smaller percentage of the population if expensive but profitable
new techniques are introduced. In this respect, inequalities in
wealth may become greater.
Genetic Engineering 4.4.10 Discuss the potential benefits and
possible harmful effects of one example of genetic modification.
Aim 8: There are ethical questions here about how far it is
acceptable for humans to change other species, as well as other
ecosystems, in order to gain benefit for humans.
Genetic Engineering TOK: This is an opportunity to discuss how
we can assess whether risks are great enough to justify banning
techniques and how the scientific community can inform communities
generally about potential risks. Informed decisions need to be made
but irrational fears should not be propagated. Consideration could
be given to the paradox that careful research is needed to assess
the risks, but performing this research in itself could be risky.
Do protesters who destroy trials of GM crops make the world
Genetic Engineering 4.4.11 Define clone. Clone: a group of
genetically identical organisms or a group of cells derived from a
single parent cell. 4.4.12 Outline a technique for cloning using
differentiated animal cells. Aim 8: Ethical questions about cloning
should be separated into questions about reproductive cloning and
therapeutic cloning. Some groups are vehemently opposed to both
Genetic Engineering 4.4.13 Discuss the ethical issues of
therapeutic cloning in humans. Therapeutic cloning is the creation
of an embryo to supply embryonic stem cells for medical use.
Polymerase Chain Reaction (PCR) Sometimes you only have a very
small sample of DNA. The polymerase chain reaction (PCR for short)
can make multiple copies of minute quantities of DNA very quickly.
This process is done without the need of bacteria. The sample of
DNA is repeatedly heated and cooled, in the presence of an enzyme,
DNA polymerase and nucleotides. The heating opens the DNA double
helix. The DNA polymerase attaches the nucleotides.
Polymerase Chain Reaction (PCR) Ref: Advanced Biology,
Gel Electrophoresis Gel Electrophoresis is a process used to
separate fragmented pieces of DNA according to their charge and
size. DNA is made up of a lot of repeated nucleotide sequences
(junk DNA). Around 90% of our DNA is junk DNA. The frequency of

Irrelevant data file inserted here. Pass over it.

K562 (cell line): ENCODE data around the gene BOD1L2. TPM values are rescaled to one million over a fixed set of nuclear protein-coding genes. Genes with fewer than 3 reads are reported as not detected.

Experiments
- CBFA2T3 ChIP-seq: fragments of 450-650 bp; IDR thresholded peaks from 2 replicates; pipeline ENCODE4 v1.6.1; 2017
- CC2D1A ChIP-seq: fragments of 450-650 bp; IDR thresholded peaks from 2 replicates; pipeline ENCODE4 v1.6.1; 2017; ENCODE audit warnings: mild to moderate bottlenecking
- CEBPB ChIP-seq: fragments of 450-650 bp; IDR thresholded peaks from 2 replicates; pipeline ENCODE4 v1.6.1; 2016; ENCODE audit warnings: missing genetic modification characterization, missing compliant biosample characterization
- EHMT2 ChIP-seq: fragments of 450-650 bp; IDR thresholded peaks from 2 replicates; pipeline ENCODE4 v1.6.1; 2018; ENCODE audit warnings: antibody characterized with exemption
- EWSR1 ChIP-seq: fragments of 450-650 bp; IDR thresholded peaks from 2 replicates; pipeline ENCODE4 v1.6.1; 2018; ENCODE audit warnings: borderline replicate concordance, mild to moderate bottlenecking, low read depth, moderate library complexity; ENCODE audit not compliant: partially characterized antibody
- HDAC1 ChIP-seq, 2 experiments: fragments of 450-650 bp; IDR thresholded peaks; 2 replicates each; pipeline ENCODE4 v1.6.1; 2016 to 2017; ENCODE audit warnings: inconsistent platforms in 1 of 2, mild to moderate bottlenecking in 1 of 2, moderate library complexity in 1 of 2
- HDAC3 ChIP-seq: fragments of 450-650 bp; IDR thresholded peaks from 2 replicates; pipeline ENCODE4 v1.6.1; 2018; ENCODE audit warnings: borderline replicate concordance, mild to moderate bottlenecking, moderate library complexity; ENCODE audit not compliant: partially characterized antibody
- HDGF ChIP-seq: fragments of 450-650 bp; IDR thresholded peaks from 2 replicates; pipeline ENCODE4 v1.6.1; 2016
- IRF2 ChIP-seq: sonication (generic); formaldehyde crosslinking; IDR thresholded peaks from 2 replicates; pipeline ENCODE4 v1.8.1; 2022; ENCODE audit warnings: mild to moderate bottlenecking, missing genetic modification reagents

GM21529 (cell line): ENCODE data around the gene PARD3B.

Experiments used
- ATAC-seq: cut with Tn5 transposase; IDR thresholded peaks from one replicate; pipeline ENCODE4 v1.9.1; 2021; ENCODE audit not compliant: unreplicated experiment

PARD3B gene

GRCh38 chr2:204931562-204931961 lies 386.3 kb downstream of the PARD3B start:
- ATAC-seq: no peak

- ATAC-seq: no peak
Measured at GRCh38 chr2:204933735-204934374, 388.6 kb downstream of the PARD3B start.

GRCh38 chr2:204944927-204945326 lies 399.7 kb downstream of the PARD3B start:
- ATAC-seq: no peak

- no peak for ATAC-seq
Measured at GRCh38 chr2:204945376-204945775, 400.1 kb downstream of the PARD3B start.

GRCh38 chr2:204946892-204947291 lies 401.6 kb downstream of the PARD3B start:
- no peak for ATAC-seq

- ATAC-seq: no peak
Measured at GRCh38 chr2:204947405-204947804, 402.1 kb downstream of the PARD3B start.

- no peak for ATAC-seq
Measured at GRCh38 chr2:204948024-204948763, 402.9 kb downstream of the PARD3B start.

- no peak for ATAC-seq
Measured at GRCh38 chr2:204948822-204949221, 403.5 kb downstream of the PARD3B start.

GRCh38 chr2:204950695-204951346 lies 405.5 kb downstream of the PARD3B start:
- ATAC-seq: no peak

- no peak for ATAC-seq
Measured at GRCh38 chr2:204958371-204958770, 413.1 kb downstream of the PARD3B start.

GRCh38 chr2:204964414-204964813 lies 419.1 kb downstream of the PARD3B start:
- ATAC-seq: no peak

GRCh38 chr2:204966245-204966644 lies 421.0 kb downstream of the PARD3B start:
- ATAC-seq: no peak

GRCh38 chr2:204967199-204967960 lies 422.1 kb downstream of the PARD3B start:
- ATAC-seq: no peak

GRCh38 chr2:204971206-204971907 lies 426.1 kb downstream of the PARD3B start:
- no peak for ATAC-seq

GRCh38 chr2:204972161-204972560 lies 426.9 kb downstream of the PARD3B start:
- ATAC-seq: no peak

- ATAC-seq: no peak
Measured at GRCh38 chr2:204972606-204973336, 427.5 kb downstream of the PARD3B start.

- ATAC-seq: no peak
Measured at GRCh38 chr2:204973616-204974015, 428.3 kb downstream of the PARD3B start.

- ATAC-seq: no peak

junk repeats is characteristic for an individual, just as
fingerprints or iris patterns are unique. This pattern enables the
DNA to be exactly matched to a person. Gel electrophoresis is used
in DNA profiling.
Gel Electrophoresis DNA can be cut into lengths using
restriction enzymes. This produces fragments called Restriction
Fragment Length Polymorphisms (RFLPs). DNA is negatively charged,
so these fragments can be separated in an electric field. The
negatively charged fragments move towards the anode (positive
terminal). The smaller fragments move further than the larger ones.
This produces a banding pattern, unique for each individual.
Gel Electrophoresis Ref: Biology, Campbell
Ref: Advanced Biology, Kent Gel Electrophoresis can be used in
criminal investigations Gel Electrophoresis
DNA Profiling DNA profiling is sometimes called DNA
fingerprinting. Gel electrophoresis can be used in DNA profiling.
Two major uses of DNA profiling are: Criminal investigations.
Paternity testing. The only major worry about the accuracy of DNA
profiling is the risk of contamination of samples.
Genetic Screening Genetic screening is the testing of an
individual for the presence or absence of a gene. This can be used
to test for certain diseases of which the gene responsible is
known. The question of whether genetic screening techniques should
be used in human populations has been widely discussed. There are
potential advantages but also possible disadvantages.
Advantages of Genetic Screening 1. Fewer children with genetic
diseases are born. Men or women who are carriers of an allele that
causes a genetic disease could avoid having children with the
disease by choosing a partner who has been screened and found not
to be a carrier of the same allele. 1. Frequency of alleles causing
genetic disease can be reduced. Couples who know that they are both
carriers of a recessive allele that causes a genetic disease could
use IVF to produce embryos screened for the allele. Embryos that do
not carry the allele could be used. 1. Genetic diseases can be
found and treated more effectively. If some genetic diseases are
diagnosed when a child is very young, treatments can be given which
prevent some or all of the symptoms of the disease. PKU is an
example of this.
Disadvantages of Genetic Screening 1. Frequency of abortion may
increase. If a genetic disease is diagnosed in a child before